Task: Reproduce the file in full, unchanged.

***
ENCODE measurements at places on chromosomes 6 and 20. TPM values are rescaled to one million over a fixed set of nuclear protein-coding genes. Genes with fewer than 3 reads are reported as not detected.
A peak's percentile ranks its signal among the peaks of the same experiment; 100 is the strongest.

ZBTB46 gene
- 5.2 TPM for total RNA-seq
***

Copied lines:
ENCODE measurements at places on chromosomes 6 and 20. TPM values are rescaled to one million over a fixed set of nuclear protein-coding genes. Genes with fewer than 3 reads are reported as not detected.
A peak's percentile ranks its signal among the peaks of the same experiment; 100 is the strongest.

ZBTB46 gene
- 5.2 TPM for total RNA-seq